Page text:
In the United States, February 14 is Valentine’s Day. For some, this might be their wedding anniversary or a day to spend with their spouse celebrating their relationship. But for others, it’s a reminder that they aren’t in a life-giving relationship. February 14 rips open the wound in their heart, and they feel less-than, unlovable, and cast aside.
You can feel unloved and disconnected when married.
February 14, 2008, was a non-day for me. Dave and I were barely into our recovery. I struggled with deep depression and was in a spiritual crisis. Dave struggled with shame and guilt. We’ve talked about it because neither of us remembers much about that Valentine’s Day.
How do you celebrate reconnection on Valentine’s Day when life feels painful?
1. Ask great questions.
When there’s pain and disconnect with your husband, you tend to communicate less. Any conversations you have are about necessary items, such as the dog’s vet appointment; who will take Johnny to soccer practice and Julie to piano lessons; bills. Setting aside time to talk with each other on more than a surface level often gets shoved aside. However, building authentic communication takes intentionality. This means scheduling time to ask great questions that go beyond the surface. Try these:
- How are we doing?
- How are you doing?
- What is one thing you wish I understood about you?
- What’s the hardest thing you’ve ever told me?
- What is something you wish you could do-over?
2. Cheer for your spouse.
Too often, we don’t celebrate wins with or for each other. What would it do for your marriage relationship if you shared your successes and struggles? Could you be your husband’s most ardent cheerleader? What if he was yours? How would that change things in your relationship? You and your husband are on the same team, fighting on the same side. I hope. If you aren’t, what needs to happen to get on the same team? Simple words of affirmation do wonders for your relationship. Express gratitude for something he did. Then watch what happens in your thoughts and emotions and his actions.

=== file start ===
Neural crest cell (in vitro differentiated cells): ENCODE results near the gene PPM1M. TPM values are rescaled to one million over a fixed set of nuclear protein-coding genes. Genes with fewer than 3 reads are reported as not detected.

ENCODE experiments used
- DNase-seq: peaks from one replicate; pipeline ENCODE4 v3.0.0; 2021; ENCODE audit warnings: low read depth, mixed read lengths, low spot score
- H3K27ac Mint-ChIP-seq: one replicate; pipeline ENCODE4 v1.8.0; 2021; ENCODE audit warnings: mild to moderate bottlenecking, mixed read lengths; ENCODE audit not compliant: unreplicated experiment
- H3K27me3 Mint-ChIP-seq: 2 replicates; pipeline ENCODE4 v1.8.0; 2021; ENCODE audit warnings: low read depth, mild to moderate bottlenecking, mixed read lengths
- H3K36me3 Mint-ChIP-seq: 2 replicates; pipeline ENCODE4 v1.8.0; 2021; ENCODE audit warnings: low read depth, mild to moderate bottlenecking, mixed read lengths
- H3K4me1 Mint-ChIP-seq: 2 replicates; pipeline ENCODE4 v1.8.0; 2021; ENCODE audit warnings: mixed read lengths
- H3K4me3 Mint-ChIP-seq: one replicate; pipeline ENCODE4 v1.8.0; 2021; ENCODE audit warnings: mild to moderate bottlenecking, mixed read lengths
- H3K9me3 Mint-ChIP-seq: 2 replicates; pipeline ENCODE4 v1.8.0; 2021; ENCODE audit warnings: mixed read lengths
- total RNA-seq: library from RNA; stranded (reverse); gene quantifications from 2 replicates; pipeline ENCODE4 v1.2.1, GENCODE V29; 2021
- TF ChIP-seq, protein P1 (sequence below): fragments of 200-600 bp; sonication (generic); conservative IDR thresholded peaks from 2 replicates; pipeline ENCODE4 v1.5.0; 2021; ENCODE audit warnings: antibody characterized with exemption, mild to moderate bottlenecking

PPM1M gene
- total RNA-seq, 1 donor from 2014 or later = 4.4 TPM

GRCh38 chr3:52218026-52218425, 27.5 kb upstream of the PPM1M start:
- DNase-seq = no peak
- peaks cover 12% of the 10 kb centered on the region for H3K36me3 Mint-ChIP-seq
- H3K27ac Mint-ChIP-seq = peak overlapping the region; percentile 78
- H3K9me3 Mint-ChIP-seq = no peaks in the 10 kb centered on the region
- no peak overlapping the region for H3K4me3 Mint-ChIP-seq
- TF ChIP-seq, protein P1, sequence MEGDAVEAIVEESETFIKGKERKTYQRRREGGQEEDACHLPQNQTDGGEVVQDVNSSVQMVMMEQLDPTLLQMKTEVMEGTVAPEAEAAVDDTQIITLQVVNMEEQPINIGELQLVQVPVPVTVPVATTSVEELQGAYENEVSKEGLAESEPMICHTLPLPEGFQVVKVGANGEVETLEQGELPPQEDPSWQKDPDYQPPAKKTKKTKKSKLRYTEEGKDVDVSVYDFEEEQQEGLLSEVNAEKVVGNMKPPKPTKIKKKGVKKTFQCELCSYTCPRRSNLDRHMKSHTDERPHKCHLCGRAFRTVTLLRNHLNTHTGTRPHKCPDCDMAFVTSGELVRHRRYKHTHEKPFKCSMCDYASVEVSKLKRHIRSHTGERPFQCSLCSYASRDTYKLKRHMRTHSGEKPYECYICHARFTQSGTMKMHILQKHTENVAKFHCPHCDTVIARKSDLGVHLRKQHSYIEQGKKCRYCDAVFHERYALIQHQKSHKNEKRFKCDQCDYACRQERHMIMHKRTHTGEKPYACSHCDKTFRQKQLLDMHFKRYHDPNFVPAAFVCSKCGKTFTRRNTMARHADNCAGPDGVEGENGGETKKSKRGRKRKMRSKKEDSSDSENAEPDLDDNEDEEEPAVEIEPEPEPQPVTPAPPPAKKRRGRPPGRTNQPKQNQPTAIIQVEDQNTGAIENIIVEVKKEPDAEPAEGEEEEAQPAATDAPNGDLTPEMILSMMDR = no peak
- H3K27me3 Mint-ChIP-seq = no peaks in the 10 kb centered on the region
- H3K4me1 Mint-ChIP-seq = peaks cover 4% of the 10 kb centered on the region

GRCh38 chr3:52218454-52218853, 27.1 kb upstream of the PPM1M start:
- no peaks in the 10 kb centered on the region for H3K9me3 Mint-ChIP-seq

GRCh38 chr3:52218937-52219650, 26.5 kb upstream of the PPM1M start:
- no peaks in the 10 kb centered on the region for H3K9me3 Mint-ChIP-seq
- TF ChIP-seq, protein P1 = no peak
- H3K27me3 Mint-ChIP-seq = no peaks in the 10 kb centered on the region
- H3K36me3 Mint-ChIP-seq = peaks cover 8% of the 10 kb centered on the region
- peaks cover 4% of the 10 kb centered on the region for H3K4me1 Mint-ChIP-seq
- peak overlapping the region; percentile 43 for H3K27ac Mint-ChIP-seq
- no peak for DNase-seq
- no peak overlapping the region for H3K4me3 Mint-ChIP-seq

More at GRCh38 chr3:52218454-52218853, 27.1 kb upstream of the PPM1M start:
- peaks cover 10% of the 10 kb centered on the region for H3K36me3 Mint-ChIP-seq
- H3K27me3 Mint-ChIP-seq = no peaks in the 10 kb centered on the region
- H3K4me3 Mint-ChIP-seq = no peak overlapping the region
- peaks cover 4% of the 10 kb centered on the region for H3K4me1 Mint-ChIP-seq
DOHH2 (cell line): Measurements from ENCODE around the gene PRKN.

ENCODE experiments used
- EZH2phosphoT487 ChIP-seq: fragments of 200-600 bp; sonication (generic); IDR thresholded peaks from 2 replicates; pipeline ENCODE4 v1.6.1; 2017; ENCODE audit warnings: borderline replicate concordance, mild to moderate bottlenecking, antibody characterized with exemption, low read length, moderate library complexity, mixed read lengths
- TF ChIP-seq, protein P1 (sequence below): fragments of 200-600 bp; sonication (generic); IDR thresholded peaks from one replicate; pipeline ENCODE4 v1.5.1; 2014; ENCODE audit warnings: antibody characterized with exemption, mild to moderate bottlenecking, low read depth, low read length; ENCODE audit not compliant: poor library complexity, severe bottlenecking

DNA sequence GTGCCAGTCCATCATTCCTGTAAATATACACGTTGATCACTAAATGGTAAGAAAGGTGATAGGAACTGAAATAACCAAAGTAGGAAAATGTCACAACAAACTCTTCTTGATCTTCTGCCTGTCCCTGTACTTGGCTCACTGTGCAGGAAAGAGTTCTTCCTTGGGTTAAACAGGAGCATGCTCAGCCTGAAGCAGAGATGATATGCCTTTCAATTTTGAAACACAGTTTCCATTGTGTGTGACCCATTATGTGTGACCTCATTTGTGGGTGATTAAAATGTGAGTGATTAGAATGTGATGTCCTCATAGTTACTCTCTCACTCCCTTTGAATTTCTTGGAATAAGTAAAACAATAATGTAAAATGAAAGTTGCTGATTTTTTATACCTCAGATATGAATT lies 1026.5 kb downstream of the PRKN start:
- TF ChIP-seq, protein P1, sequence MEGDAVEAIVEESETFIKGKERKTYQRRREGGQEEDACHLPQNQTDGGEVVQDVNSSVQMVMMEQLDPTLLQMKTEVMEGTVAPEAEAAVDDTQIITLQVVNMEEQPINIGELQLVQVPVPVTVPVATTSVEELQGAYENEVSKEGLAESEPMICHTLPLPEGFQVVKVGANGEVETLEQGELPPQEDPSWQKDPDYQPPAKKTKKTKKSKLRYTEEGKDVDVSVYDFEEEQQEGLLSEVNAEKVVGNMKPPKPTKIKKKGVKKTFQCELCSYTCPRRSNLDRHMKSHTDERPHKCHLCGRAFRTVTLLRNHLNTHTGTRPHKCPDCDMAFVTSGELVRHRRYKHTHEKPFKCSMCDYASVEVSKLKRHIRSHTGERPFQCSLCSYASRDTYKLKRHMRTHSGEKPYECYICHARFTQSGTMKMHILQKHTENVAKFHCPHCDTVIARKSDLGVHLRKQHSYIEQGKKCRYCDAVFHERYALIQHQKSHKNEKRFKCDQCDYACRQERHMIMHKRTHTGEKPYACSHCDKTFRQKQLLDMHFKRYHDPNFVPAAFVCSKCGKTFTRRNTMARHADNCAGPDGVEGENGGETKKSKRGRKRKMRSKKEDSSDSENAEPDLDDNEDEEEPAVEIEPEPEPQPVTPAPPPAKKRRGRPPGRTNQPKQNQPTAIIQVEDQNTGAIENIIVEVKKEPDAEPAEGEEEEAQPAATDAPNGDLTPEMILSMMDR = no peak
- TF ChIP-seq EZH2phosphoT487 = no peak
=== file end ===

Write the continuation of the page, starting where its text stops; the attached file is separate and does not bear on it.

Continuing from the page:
3. Work on something together.
Every home has projects to complete. Identify something you could do over the weekend and finish. Or volunteer at a local charity you both believe in. Working together creates a different type of communication. You have the same goal, and completing it together brings fulfillment. This also helps you practice being on the same team.
4. Schedule no-technology time.
Did you break out in a sweat thinking about this? Not surprising. In our techno-dependent world today, deliberately disconnecting feels unnerving. But the greatest gift we give each other is full, uninterrupted time. During this time, practice active listening and truth-telling. We don’t get this gift often. Therefore, set aside 30 minutes to intentionally reconnect with your husband this week.
5. Speak affirmations to each other.
Deliberately finding something to praise your spouse about forces you to look beyond your pain. Think of this as practicing gratitude. When we were in the initial recovery stages, our team challenged us to find three things daily about each other for which we were thankful. At first, this feels difficult and awkward. But, as Dave and I continue this practice, I find it easier and more natural. These can be simple things: thanks for opening the door for me or helping me get the trash out. Practicing affirmations enables you to tune in to your husband, to remember why you married him.
6. Engage in a new activity together.
Have you always wanted to learn to SCUBA dive? Schedule some lessons. Is there a restaurant you’ve wanted to try? Perfect for your next date night. If you don’t have regular date nights, now is an excellent time to start. Read a book that interests you both. Talk about the book over a cup of coffee, tea, hot cocoa, or your favorite beverage. Focus on doing something together that sounds interesting.
7. Practice non-verbal communication.
During our recovery, willingly reaching out to hold Dave’s hand took effort. We worked hard on our verbal communication, but touch was also necessary. One of the steps of intimacy involves non-sexual touch. As you sit close together while watching a movie, hold hands at random times, or even brush arms throughout the day, your body remembers how to connect.
These suggestions might feel overwhelming when the wound is deep. You might not want to celebrate reconnection.
Get professional help from a Christian marriage and family therapist if that’s your story. If you need some recommendations, please let me know. Dave and I are so thankful for our counselor and coaches who walked through our recovery with us. We had no idea how to deal with the bombshell caused by his porn addiction revelation and then my suicidal depression. We needed help and received it.
Every marriage experiences blah times. When you recognize the distance between the two of you, it’s time to take action. Use one or more of these ideas to help you reconnect. Need more help? Please reach out. We’ll work on a solution together.